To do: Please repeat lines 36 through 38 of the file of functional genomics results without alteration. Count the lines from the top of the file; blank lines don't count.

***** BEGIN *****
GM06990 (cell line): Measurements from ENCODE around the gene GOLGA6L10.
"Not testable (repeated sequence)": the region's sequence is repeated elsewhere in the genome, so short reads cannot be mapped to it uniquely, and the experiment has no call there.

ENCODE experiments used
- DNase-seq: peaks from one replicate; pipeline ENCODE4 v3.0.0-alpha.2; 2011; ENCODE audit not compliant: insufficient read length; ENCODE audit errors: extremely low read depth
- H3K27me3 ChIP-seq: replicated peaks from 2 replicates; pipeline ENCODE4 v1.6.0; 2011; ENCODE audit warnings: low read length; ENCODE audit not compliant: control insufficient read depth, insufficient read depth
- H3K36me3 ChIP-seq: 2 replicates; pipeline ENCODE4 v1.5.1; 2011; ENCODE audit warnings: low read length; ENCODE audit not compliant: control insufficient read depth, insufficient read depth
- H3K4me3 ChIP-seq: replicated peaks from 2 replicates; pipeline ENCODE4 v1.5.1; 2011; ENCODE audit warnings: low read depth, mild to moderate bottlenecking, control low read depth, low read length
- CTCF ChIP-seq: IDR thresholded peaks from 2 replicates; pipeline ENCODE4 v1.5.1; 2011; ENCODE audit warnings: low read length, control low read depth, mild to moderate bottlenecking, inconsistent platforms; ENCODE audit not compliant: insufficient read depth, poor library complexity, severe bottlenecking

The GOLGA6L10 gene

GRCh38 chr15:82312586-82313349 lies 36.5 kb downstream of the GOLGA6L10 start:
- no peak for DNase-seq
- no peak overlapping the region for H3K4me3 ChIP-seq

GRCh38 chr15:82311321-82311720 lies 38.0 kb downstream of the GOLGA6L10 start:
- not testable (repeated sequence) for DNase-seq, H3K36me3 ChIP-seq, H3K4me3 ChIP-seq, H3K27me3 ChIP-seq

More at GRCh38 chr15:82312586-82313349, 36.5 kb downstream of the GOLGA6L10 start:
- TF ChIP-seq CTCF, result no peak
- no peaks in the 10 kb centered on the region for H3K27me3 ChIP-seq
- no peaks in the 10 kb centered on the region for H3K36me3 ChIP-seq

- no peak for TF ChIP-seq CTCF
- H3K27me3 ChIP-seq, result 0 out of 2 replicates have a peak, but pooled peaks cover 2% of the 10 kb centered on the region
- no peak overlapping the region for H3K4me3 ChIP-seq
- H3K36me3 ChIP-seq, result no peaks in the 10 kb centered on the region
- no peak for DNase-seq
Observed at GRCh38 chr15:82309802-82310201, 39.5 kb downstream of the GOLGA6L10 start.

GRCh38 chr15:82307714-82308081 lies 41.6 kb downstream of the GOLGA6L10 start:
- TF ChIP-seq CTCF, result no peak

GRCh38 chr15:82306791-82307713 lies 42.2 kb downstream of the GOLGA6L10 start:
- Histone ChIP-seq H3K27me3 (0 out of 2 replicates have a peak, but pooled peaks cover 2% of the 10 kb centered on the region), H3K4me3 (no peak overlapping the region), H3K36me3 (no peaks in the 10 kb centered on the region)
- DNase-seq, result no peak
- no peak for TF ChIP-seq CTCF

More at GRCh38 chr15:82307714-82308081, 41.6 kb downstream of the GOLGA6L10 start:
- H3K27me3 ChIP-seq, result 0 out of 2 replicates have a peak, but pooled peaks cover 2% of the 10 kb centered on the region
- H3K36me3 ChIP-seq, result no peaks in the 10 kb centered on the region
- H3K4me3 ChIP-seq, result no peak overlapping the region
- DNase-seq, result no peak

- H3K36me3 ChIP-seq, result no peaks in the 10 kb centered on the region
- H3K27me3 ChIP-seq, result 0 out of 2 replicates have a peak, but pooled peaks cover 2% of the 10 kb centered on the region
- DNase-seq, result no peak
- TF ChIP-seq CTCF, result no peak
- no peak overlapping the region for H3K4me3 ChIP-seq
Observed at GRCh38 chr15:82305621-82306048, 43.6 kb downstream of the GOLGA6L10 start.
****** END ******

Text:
- H3K36me3 ChIP-seq, result no peaks in the 10 kb centered on the region
- H3K27me3 ChIP-seq, result 0 out of 2 replicates have a peak, but pooled peaks cover 2% of the 10 kb centered on the region
- DNase-seq, result no peak